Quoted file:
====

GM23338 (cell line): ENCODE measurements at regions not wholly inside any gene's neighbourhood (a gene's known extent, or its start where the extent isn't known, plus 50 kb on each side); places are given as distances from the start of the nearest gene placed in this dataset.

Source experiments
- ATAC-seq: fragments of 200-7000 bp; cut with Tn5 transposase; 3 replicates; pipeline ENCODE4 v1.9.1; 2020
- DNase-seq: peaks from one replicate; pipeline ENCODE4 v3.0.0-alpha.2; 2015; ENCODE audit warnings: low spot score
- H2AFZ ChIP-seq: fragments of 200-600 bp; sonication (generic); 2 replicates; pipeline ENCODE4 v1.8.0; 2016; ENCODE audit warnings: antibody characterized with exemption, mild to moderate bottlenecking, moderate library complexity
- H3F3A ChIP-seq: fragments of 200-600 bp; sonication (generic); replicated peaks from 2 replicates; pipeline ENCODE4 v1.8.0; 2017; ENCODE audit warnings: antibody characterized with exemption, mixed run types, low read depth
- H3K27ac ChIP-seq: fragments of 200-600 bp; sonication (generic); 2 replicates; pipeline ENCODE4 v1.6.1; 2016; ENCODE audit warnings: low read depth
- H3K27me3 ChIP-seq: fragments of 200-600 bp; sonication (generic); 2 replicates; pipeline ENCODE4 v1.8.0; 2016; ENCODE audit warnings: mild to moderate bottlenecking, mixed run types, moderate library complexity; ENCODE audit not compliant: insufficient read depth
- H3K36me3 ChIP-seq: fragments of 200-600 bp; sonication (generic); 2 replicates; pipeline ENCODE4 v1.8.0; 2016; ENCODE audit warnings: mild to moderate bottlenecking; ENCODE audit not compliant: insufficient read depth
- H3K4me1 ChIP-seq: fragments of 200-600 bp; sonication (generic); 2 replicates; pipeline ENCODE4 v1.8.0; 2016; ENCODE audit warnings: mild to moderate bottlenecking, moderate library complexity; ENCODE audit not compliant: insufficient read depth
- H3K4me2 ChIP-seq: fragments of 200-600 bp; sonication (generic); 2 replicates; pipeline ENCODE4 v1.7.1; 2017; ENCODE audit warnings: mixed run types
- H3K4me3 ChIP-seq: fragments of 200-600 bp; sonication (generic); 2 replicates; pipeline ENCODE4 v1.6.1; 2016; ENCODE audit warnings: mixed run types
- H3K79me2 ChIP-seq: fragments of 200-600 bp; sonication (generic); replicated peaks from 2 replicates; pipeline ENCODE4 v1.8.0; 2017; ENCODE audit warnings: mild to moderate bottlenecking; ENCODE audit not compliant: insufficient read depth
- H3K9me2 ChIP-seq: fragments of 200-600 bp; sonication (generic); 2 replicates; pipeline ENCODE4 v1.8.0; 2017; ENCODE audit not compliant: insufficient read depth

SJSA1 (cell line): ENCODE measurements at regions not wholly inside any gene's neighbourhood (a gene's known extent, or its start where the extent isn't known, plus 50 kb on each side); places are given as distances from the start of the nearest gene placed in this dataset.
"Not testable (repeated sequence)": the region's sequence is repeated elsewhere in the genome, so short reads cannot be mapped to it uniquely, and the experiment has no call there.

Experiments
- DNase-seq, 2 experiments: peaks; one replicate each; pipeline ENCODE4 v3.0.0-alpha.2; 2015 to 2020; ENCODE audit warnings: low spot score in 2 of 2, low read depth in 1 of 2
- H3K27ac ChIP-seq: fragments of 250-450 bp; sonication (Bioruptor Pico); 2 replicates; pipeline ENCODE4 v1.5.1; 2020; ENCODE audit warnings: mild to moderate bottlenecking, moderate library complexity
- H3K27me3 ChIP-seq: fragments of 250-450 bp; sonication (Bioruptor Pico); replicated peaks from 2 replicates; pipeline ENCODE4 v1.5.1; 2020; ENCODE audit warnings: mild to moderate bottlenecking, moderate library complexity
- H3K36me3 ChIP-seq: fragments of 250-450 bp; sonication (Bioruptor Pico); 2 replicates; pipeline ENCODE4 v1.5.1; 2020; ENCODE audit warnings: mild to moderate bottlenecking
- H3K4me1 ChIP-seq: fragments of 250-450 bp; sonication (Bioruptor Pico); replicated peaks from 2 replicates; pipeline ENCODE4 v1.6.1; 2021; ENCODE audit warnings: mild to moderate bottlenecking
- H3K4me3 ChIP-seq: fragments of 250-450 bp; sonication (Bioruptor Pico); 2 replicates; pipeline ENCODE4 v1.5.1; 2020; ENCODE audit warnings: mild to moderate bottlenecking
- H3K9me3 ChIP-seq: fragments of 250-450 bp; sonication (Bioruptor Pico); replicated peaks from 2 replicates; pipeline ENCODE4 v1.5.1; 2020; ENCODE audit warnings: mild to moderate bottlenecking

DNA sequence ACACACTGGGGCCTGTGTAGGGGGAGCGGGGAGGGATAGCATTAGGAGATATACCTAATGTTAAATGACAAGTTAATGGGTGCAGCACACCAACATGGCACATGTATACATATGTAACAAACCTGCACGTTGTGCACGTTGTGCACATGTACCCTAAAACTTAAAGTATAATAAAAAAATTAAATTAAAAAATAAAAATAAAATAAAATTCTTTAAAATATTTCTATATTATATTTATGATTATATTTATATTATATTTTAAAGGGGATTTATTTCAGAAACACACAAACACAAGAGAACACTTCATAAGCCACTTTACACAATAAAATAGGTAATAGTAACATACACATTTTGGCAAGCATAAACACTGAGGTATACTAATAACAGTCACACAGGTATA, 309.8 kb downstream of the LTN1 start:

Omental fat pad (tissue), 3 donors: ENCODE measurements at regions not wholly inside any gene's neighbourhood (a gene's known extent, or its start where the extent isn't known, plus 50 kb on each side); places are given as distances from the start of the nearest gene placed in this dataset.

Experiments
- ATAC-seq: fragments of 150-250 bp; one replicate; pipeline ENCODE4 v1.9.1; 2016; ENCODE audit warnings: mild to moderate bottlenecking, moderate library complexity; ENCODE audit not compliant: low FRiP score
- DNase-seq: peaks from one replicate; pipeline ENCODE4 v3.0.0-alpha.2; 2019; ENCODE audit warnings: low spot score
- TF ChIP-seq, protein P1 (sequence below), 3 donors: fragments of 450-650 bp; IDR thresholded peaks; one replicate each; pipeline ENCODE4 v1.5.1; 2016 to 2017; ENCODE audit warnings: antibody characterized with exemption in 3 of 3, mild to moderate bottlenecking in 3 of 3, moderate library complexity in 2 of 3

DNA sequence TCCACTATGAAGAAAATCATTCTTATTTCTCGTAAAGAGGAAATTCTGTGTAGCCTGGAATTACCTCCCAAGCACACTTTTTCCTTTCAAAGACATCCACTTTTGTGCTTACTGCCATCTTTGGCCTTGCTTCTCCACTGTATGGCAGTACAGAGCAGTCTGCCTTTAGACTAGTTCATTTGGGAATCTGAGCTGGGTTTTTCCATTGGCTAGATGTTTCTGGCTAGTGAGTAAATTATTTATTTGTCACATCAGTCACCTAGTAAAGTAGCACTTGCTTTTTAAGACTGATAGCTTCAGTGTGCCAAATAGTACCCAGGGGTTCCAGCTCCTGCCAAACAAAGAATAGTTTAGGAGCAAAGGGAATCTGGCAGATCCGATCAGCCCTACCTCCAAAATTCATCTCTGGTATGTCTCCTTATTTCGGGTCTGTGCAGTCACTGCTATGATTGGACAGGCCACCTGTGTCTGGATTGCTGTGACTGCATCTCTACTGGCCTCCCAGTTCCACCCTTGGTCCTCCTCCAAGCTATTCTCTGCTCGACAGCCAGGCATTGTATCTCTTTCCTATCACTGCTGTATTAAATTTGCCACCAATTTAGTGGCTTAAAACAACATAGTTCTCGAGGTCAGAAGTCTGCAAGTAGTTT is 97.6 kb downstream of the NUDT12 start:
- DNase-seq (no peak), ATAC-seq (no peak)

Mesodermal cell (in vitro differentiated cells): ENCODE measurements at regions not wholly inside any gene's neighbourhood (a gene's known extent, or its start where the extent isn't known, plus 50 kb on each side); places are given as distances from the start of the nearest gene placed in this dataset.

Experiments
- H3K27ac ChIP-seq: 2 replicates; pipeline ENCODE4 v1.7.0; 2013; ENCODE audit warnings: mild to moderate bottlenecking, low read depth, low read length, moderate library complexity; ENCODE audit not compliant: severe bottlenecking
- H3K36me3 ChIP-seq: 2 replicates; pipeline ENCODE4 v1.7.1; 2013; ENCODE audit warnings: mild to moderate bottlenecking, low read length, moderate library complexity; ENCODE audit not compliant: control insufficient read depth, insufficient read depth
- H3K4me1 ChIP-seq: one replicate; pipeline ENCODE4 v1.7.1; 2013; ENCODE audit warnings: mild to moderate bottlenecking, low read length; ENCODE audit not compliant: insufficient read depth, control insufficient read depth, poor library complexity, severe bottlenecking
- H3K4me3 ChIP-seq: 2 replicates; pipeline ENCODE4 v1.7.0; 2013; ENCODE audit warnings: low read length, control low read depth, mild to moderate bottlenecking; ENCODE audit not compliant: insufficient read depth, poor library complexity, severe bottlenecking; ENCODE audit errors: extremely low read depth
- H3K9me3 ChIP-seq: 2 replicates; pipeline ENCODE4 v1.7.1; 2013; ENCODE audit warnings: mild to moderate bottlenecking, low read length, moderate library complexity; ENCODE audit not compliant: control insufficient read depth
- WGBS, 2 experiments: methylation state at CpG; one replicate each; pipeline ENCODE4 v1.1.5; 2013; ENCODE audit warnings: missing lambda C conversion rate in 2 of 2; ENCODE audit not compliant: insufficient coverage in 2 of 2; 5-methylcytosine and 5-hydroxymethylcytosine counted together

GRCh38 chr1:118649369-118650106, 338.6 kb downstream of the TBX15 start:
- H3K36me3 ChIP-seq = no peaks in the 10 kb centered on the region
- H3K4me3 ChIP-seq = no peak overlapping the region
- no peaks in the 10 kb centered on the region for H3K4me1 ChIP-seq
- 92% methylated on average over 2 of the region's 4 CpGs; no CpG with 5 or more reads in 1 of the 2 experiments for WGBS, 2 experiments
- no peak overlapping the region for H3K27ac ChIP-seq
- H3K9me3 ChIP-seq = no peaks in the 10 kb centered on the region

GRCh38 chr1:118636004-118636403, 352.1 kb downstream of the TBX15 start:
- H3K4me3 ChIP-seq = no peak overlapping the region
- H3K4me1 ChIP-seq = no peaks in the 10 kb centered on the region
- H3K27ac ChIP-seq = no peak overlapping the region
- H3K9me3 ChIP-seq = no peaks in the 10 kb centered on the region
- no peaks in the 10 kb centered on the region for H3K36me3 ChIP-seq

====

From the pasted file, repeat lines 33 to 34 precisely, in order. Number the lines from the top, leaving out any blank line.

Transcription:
Mesodermal cell (in vitro differentiated cells): ENCODE measurements at regions not wholly inside any gene's neighbourhood (a gene's known extent, or its start where the extent isn't known, plus 50 kb on each side); places are given as distances from the start of the nearest gene placed in this dataset.

Experiments